Ecuador Table of Contents
Under the 1979 Constitution, Ecuador is a democratic and unitary state with a republican, presidential, elective, and representative government. Although the presidency is mainly a political office, it and the rest of the executive branch are responsible for the governmental process. Congress is responsible for the legislative process. The Supreme Court of Justice, which supervises the Superior Courts, is, along with other judicial organs, responsible for serving justice. Relations between the executive and legislative branches are based on the principle of the separation of powers, although there are several points of contact. In the 1980s, there also have been numerous points of friction between the executive and legislative branches, particularly during the Febres Cordero administration. As political scientist David Corkill observed in 1985, "Politics became locked in a familiar cycle of executive-legislative conflict, protracted political deadlock, and military intervention to break the impasse."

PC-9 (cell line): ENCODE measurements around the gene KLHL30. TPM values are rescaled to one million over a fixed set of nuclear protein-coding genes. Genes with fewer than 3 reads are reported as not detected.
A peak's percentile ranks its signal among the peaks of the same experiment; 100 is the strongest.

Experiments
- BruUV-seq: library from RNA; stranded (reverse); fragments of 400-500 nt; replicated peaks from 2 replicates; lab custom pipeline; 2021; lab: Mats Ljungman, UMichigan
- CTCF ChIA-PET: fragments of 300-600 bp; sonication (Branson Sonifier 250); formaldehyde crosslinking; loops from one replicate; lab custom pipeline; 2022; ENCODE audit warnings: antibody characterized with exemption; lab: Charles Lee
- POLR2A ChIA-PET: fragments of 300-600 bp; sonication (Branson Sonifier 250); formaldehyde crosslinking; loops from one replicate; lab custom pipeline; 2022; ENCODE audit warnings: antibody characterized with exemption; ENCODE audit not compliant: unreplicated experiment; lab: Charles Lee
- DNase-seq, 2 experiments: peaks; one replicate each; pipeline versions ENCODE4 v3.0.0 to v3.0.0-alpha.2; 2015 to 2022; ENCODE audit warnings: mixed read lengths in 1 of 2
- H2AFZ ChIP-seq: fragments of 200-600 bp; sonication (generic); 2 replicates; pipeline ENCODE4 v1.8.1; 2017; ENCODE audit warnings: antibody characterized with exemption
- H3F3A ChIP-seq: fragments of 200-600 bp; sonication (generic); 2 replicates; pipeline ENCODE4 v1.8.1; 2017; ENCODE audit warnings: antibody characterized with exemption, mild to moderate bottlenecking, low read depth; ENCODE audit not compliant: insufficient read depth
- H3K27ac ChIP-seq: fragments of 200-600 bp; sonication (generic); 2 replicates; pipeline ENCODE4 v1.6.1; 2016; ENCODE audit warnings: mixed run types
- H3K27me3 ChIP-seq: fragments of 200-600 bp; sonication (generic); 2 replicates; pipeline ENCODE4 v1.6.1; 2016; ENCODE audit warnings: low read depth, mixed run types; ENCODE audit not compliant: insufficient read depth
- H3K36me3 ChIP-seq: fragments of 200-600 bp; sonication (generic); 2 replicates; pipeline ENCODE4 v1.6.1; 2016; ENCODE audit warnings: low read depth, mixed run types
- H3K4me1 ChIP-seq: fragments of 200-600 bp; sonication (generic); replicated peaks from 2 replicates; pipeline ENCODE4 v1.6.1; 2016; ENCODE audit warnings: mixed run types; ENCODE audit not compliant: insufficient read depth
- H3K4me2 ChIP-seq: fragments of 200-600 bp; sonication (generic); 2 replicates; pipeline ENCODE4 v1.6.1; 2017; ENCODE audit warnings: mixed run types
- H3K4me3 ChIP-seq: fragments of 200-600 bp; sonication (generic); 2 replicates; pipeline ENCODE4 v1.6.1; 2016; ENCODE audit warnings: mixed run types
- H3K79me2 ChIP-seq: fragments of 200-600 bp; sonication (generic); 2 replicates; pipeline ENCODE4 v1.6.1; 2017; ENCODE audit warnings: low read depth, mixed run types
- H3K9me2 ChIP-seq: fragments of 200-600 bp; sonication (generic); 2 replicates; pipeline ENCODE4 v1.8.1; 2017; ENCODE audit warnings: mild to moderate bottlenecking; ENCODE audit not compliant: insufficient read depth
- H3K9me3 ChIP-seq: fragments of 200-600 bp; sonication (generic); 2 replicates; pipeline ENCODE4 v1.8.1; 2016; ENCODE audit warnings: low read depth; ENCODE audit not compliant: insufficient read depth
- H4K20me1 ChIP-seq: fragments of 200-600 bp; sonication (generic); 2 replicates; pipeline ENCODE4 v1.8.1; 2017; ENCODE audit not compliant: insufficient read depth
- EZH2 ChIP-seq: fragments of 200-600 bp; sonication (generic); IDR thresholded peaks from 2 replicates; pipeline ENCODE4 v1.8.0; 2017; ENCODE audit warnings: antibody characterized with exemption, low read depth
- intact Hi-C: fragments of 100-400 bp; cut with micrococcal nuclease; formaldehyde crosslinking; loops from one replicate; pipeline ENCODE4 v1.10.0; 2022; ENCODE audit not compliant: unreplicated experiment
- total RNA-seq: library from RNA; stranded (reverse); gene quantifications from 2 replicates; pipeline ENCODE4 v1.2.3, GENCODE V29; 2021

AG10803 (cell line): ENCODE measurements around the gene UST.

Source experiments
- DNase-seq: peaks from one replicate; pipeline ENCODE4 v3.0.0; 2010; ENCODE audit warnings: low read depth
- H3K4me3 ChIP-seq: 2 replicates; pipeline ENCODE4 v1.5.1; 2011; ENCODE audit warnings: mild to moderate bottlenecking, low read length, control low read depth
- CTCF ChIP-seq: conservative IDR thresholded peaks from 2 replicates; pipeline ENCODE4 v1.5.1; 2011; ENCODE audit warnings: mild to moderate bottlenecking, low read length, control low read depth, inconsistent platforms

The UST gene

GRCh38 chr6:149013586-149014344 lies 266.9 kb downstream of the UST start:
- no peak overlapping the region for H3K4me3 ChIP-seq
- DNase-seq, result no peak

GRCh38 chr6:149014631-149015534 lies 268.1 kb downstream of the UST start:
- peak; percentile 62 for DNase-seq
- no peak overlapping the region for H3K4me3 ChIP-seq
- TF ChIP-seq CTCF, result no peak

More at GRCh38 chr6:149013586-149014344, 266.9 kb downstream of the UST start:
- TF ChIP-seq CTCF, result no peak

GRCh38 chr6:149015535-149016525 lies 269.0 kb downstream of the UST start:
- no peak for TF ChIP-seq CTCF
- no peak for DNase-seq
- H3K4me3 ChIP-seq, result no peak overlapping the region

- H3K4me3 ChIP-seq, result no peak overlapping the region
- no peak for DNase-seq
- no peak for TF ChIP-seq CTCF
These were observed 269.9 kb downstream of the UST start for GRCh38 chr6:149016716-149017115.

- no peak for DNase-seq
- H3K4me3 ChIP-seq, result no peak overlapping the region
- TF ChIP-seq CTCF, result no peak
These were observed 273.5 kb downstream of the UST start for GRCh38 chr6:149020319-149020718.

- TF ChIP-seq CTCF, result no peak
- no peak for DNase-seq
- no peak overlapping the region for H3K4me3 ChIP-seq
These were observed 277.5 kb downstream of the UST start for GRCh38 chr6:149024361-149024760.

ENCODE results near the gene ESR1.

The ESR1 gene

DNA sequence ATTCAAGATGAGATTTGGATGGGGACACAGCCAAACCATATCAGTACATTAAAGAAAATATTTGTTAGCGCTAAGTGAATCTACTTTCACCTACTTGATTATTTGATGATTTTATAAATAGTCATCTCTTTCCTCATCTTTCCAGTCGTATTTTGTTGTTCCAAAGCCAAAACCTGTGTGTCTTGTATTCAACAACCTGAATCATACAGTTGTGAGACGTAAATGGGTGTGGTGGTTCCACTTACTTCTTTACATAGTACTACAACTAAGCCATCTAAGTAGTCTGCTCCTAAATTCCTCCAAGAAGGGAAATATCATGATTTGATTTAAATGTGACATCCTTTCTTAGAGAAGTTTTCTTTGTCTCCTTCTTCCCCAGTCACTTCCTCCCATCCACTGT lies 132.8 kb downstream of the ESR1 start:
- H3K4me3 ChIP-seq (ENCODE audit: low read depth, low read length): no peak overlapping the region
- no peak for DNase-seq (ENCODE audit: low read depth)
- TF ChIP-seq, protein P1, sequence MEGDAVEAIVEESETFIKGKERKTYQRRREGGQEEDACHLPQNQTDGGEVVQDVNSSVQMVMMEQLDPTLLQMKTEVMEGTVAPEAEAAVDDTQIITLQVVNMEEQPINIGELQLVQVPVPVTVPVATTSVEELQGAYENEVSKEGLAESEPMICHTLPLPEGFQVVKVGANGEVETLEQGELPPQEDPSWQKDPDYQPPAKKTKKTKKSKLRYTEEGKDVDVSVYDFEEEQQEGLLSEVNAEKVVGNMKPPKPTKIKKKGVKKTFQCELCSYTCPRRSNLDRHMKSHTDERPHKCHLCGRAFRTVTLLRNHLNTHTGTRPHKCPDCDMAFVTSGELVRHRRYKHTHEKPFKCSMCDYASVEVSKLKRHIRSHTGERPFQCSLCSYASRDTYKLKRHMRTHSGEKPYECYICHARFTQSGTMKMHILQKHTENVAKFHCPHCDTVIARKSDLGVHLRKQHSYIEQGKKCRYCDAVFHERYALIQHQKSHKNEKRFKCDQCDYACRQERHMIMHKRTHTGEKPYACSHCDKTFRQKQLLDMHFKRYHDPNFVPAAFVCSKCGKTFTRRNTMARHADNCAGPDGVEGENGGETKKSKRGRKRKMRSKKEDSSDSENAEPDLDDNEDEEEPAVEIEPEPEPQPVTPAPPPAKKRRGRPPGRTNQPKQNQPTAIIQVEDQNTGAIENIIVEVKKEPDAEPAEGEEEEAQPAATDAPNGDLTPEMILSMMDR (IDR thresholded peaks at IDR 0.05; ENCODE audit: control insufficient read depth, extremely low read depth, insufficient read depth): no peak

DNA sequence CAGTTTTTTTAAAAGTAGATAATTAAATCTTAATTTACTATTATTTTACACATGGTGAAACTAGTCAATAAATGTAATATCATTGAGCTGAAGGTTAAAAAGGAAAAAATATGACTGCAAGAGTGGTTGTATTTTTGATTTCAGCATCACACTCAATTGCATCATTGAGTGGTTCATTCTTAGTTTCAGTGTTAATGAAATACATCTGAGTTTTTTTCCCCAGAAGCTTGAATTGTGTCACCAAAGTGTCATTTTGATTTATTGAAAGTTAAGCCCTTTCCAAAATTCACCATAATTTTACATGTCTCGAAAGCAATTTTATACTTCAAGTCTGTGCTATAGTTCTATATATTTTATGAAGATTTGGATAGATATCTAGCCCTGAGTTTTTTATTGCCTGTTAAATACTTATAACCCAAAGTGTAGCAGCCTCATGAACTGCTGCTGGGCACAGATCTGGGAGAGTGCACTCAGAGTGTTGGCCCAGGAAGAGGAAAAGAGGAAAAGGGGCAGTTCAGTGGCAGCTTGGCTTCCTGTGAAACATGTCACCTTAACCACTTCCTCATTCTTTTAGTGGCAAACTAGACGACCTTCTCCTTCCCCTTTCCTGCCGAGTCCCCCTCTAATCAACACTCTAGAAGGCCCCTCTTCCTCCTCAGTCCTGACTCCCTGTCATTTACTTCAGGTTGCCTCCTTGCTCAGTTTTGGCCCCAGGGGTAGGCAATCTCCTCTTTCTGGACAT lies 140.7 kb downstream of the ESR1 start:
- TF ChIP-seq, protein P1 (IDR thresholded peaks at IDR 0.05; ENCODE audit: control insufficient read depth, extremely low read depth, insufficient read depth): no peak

Data as of 1989